Last week, IBM announced the release of its “Security Role and Policy Modeler” to augment its IBM Security Identity Manager suite, the company’s flagship software product for policy-driven IT security governance and access management.
The new addition is modeling analytics using sophisticated identity-management algorithms to ease the often tedious job of IT managers and security administrators in defining roles of employees that allow policy-based access to networking and computing resources for the company. It effectively automates the process of defining roles and formulating security policies.
The software tool can actively poll several directories and database systems that include Oracle, Siebel, SAP and Microsoft Active Directory which are widely used as HR repository about employee details including access privileges, according to Marc van Zadelhoff, IBM’s VP of strategy and product management for its security solutions.
As an analytic, the IBM security software breaks down and evaluate the pertinent data gathered from disparate databases to define a set of roles and their corresponding access rights allowing the administrator to label and group users for security purposes. This makes provisioning or de- provisioning groups of users based on roles possible through automating the setting up of role-based permissions.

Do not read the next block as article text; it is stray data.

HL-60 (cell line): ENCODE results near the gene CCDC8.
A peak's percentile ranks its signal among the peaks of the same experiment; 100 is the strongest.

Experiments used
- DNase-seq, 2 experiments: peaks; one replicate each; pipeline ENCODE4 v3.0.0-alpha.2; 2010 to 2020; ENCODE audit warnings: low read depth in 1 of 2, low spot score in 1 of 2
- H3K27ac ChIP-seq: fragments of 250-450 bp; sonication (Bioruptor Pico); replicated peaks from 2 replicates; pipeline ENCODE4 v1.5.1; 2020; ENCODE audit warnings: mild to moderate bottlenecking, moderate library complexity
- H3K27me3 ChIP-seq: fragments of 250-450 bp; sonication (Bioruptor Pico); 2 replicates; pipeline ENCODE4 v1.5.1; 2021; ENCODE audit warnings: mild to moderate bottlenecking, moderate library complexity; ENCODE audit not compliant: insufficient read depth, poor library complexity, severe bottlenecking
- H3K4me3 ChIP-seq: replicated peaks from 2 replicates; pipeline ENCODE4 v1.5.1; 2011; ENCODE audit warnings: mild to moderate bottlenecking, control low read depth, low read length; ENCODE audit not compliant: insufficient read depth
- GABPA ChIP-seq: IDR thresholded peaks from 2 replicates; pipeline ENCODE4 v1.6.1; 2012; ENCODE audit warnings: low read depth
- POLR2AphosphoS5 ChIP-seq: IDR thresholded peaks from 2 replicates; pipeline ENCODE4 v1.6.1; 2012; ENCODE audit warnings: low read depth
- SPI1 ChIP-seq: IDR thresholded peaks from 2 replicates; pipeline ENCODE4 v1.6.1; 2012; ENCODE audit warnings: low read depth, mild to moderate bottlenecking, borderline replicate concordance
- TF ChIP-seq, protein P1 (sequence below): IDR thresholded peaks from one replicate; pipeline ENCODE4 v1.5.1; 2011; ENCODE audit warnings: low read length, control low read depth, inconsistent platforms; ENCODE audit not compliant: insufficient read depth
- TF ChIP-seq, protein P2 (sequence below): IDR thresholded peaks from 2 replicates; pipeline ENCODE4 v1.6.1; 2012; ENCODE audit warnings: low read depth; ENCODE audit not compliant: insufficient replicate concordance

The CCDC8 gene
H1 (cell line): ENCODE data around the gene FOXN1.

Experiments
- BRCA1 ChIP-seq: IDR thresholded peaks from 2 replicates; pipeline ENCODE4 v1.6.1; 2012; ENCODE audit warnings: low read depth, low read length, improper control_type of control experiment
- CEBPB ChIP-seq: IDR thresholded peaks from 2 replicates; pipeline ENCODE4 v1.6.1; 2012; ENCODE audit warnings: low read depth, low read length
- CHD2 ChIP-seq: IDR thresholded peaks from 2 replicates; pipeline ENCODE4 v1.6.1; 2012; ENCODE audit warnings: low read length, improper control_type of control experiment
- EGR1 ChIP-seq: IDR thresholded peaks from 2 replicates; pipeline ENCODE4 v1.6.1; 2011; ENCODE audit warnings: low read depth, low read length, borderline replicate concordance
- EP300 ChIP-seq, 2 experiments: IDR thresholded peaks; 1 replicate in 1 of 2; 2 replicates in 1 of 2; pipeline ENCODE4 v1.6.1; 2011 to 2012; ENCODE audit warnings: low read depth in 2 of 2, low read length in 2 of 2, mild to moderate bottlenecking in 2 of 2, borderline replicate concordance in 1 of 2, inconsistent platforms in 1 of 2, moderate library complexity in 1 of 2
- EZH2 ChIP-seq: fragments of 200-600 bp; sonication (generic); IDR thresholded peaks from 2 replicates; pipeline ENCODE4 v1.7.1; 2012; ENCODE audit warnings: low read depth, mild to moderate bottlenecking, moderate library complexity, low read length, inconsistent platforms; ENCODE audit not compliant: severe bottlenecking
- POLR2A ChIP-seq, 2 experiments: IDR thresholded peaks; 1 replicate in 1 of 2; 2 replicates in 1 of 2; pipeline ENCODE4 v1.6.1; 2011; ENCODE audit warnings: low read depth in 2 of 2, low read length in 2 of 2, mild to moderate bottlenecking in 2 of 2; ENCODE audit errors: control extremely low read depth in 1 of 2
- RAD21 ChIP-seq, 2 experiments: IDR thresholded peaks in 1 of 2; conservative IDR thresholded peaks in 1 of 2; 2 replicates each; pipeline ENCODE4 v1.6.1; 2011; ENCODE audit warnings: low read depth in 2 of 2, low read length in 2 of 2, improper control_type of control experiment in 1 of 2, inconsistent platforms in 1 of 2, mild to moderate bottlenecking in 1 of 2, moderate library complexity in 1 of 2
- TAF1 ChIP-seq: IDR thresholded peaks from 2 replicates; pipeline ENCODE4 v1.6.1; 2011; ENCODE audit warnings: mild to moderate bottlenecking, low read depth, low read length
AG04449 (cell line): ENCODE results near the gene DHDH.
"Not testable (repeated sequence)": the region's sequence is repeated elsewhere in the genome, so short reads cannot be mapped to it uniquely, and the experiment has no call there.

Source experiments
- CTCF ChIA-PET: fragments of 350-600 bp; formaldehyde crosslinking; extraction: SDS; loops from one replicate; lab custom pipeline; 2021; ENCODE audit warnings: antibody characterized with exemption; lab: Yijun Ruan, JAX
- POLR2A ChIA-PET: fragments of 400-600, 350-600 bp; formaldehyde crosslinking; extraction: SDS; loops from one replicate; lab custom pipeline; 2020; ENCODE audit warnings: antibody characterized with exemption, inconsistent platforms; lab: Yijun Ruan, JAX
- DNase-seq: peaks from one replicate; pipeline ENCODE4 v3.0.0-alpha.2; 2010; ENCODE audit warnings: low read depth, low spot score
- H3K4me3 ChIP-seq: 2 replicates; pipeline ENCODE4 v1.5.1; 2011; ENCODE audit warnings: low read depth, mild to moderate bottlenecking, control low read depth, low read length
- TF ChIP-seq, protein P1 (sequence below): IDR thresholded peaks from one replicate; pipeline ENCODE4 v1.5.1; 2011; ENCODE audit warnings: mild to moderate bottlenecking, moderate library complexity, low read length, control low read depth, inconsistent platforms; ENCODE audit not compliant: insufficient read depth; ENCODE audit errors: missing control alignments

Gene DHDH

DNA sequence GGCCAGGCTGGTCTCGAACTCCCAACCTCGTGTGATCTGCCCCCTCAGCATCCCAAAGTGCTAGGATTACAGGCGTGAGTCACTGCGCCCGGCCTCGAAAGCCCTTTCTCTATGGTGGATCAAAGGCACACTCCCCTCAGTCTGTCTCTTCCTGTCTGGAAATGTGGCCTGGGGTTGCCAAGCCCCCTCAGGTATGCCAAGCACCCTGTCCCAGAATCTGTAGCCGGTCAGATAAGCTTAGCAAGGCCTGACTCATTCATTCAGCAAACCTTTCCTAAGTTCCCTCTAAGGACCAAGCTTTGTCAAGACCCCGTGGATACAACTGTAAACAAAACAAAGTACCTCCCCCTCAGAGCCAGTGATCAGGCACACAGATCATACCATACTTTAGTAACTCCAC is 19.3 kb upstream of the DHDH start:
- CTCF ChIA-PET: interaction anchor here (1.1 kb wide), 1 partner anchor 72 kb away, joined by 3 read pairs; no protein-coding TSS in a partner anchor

The modeling aspect of the tool eliminates extensive manual reviews traditional done by security and IT managers in making decisions about organizational roles. A few employees who may not readily fall into model roles are treated as exceptions, but the IBM tool simplifies establishing role-based provisioning arrangements. For large companies with thousands of employees, this can be a time-consuming effort otherwise.
IBM is not the only computer company to offer modeling software products of this kind but IBM is optimistic its latest offering gets distinguished for its analytics which can flag unusual or inconsistent employee behavior in role access along with auto-renewal of expired access.
Early adopters of IBM’s security software include one of India’s telecoms provider Bharti Airtel, and IT service firm Cognizant whose security director, Barry Miracle, said he expects the tool to improve the efficiency of compliance reporting. IBM has not disclosed the cost of its Security Role and Policy Modeler, but points out that implementing identity management to secure large companies can easily cost hundreds of thousands of dollars.